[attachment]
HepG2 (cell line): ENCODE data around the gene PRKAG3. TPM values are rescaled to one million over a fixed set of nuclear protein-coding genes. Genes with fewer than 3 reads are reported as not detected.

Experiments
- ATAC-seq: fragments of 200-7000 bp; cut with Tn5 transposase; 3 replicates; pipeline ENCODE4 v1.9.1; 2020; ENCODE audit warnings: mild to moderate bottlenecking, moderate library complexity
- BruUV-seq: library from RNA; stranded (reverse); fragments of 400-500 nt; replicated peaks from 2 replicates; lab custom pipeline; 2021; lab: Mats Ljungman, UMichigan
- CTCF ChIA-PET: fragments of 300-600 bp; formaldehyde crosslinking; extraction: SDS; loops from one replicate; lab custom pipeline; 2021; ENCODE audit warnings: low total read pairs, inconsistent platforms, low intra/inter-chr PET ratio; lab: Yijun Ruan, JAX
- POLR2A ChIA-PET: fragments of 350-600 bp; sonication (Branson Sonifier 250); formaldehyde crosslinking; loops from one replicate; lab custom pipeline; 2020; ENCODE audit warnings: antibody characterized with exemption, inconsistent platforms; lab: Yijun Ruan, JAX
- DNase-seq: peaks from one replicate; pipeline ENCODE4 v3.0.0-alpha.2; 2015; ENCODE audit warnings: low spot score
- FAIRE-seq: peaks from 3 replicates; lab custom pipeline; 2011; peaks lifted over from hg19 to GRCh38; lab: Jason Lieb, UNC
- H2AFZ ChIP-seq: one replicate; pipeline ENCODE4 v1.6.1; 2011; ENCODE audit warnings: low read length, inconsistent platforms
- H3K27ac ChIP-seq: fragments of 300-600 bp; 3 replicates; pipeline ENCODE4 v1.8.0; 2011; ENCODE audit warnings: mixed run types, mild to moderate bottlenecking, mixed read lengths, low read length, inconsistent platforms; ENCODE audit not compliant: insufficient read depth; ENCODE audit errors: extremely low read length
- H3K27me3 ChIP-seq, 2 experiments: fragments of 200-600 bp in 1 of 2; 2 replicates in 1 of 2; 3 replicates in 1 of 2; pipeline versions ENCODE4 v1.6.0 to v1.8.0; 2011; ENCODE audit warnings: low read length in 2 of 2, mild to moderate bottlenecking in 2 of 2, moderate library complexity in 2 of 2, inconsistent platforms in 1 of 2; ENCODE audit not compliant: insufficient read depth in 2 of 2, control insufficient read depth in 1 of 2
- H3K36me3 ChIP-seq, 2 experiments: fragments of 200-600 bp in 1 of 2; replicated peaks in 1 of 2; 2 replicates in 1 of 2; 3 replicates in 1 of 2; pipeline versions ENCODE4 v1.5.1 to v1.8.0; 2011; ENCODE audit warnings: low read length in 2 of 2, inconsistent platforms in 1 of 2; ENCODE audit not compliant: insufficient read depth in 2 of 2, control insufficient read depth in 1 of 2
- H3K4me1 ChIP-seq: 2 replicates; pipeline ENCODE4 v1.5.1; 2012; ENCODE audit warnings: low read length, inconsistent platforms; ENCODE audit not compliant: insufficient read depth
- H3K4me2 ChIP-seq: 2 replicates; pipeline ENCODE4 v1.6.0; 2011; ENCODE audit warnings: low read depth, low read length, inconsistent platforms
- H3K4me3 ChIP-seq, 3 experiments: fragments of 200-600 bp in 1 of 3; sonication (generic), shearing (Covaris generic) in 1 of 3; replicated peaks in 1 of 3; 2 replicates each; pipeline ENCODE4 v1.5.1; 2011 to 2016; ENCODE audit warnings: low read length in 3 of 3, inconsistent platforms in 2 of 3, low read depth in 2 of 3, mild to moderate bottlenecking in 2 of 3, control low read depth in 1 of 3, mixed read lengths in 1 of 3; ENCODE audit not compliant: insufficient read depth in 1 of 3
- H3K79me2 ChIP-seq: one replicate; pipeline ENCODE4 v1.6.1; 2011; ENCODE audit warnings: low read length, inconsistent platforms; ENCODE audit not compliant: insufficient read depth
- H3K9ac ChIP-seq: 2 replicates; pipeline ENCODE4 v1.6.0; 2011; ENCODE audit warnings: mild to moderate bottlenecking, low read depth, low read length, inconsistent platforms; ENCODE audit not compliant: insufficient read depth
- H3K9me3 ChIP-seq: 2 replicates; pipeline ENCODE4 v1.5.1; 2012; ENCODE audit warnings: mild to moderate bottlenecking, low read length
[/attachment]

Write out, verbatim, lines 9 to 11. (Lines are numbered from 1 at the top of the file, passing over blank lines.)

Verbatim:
- H2AFZ ChIP-seq: one replicate; pipeline ENCODE4 v1.6.1; 2011; ENCODE audit warnings: low read length, inconsistent platforms
- H3K27ac ChIP-seq: fragments of 300-600 bp; 3 replicates; pipeline ENCODE4 v1.8.0; 2011; ENCODE audit warnings: mixed run types, mild to moderate bottlenecking, mixed read lengths, low read length, inconsistent platforms; ENCODE audit not compliant: insufficient read depth; ENCODE audit errors: extremely low read length
- H3K27me3 ChIP-seq, 2 experiments: fragments of 200-600 bp in 1 of 2; 2 replicates in 1 of 2; 3 replicates in 1 of 2; pipeline versions ENCODE4 v1.6.0 to v1.8.0; 2011; ENCODE audit warnings: low read length in 2 of 2, mild to moderate bottlenecking in 2 of 2, moderate library complexity in 2 of 2, inconsistent platforms in 1 of 2; ENCODE audit not compliant: insufficient read depth in 2 of 2, control insufficient read depth in 1 of 2